I am such an idiot again

Arachnopuppy

Arachnodemon
Old Timer
Joined
Jul 22, 2002
Messages
715
I brought all my Ts home for christmas break. I kept them in the living room temporarily before my brothers and sisters and their husbands, wives, and children get back to my parents' house. Somehow, my A seemanni got out of the cage 2 days before my sister and her family arrived. By the way, her husband is an arachnophobe. I had to call her up and tell her about it so they could prepare. Luckily, I found her (the T) the in the morning of the day my sister arrived, so everything turned out to be a happy ending. Afterward, my parents' place was filled with people so I asked my parents if I could keep the Ts in their room and they agreed. Everything went smoothly until this morning when I was getting ready to go back to school. I found the cage, once again, openned and there was nothing inside. I am now in my school dorm and my T is still somewhere in my parents' room, which is now unoccupied as my parents decided to move to another room in the house temporarily. Can you believe it? 2 escapes in such a short time. Hopefully my parents won't panic and react violently to the T when it shows itself to them.
 
T

Tarantula

Guest
How did the spider escape? Was it your lack of attention or just a crafty spider?
 

Pyrdacor

Arachnoknight
Old Timer
Joined
Dec 23, 2002
Messages
195
Don't you lock up your cages? My Ts in fact can not escape when I'm not opening the cages because they are locked. IMO this is kind of necessary because my sister is an arachnophobe too :)
 

Arachnopuppy

Arachnodemon
Old Timer
Joined
Jul 22, 2002
Messages
715
Yes, I do lock the cages well. Right now, I still don't know how the T got out. Never happened to me like that before. My 3 year old niece had been staying with my parents for quite some time. So, even though nobody is saying anything, she is still on the top of my suspect list.
 

JDK

Arachnosquire
Old Timer
Joined
Jan 2, 2003
Messages
125
The spider originates from Costa-Rica where it lives in deep burrows in the tropical rainforest. The abdomen is usually a brown to black colour with russet hairs, orange spinnerets and underbelly complete this arachnids ensemble. The legs are dark brown/black with distinct longitudinal cream lines down the legs.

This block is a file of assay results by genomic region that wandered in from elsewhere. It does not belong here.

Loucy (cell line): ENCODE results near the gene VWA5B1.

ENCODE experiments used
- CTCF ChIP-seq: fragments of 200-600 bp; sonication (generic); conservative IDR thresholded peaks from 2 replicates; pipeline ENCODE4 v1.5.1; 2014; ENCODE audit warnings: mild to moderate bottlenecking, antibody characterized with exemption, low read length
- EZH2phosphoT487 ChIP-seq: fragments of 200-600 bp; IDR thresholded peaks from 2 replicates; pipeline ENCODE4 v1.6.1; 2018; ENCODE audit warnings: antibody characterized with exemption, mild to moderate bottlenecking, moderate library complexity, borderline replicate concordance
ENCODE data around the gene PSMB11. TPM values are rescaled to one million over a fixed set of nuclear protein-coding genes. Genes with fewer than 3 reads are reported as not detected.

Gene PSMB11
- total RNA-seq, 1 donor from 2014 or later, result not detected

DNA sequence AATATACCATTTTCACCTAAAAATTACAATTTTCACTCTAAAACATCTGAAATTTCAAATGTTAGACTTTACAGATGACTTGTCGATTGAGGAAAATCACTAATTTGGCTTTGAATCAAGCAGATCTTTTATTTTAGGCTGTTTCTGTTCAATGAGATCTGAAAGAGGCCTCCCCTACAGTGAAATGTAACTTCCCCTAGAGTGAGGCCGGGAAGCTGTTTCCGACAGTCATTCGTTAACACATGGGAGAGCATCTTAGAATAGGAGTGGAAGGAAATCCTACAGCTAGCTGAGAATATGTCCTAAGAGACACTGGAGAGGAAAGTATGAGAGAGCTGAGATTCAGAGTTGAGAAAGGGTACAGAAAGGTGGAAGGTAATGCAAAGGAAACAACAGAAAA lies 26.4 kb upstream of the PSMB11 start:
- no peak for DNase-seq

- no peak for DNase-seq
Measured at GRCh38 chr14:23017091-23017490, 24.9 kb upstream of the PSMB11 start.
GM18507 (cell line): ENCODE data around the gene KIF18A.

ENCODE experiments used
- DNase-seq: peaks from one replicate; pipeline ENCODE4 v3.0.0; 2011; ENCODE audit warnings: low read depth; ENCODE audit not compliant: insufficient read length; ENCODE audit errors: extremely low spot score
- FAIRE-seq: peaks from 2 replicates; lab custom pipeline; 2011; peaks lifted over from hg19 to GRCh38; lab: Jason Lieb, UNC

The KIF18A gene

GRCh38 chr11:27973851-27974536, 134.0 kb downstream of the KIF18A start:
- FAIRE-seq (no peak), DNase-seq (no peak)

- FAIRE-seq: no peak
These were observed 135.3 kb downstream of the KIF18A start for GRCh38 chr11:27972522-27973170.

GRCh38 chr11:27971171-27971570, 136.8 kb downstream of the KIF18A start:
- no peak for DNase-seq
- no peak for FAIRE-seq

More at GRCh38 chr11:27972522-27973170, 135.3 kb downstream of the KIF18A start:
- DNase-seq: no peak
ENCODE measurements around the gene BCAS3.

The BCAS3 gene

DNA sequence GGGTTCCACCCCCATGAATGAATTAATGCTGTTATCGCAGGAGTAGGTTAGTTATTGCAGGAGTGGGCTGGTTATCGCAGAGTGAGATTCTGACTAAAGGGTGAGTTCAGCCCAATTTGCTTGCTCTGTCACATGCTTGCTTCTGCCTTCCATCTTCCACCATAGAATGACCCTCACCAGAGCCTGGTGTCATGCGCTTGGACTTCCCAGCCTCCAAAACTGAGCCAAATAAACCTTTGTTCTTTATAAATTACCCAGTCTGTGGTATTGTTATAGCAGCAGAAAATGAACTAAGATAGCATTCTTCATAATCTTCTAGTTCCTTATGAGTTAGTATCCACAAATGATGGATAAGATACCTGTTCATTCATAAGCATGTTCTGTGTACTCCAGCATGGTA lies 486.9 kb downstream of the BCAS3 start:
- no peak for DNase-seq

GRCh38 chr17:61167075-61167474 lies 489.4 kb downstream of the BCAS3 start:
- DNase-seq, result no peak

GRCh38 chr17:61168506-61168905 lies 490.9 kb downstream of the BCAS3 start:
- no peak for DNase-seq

This is not normally considered a suitable starter tarantula, due to it's generally skittish nature and it's liberal dose of Houdini genes (this species tends to be a keen ESCAPOLOGIST.)

http://www.arachnophiliac.com/burrow/caresheets/aphonopelma_semmanni.htm

You probably already know this but I wanted to post it anyway.
 

Arachnopuppy

Arachnodemon
Old Timer
Joined
Jul 22, 2002
Messages
715
Hehehe. Yes, I know. I've had her for about 2 years now. Never had any trouble with her until now. I disagree with the A seemanni not suitable for beginners claim. They are skittish at times but never have I seen or heard them do any harm to anyone. Their fast movements at times can be more appealing to beginners than the typical rosea, which I think that beginners find boring. I love rose hairs, but only after about 2 years of keeping Ts.
 

Ephesians

Arachnobaron
Old Timer
Joined
Sep 12, 2002
Messages
353
The spider originates from Costa-Rica where it lives in deep burrows in the tropical rainforest. The abdomen is usually a brown to black colour with russet hairs, orange spinnerets and underbelly complete this arachnids ensemble. The legs are dark brown/black with distinct longitudinal cream lines down the legs.
lol, where did all of that come from? I was just reading the post... la la la..then that appeared. I was like umm...okay. Anyway, good luck, lam. How far from home do you live? Is it going to be next Christmas until you get a chance to go look for it? :p I can just see it creating a little burrow behind your moms undie drawer and you're just gonna have to dig throug everything to find it! =D =D ;P

Marcus
 

Arachnopuppy

Arachnodemon
Old Timer
Joined
Jul 22, 2002
Messages
715
That was my reaction too until I reread it more carefully and thought that JDK posted it just in case I was new with tarantula keeping.

About that link, it sounded like whoever wrote that article had never even seen a real live tarantula. I mean what the heck is this?

"Because this is generally skittish species, handling is not recommended."

Handling not recommended for an A. seemanni?

Edited: Oh, forgot to answer your question. It's not a matter of distance from home. It's just a matter of finding the darn thing. I have learned that the best way to find a free roaming tarantula is just to wait for it to come out. This requires patience and time. I have patience but I don't have the time to wait at home for her. I'll be staying here over the summer and the occasional visits to home won't do me any good unless the it just happens that the T decides to take a stroll that particular day.
 
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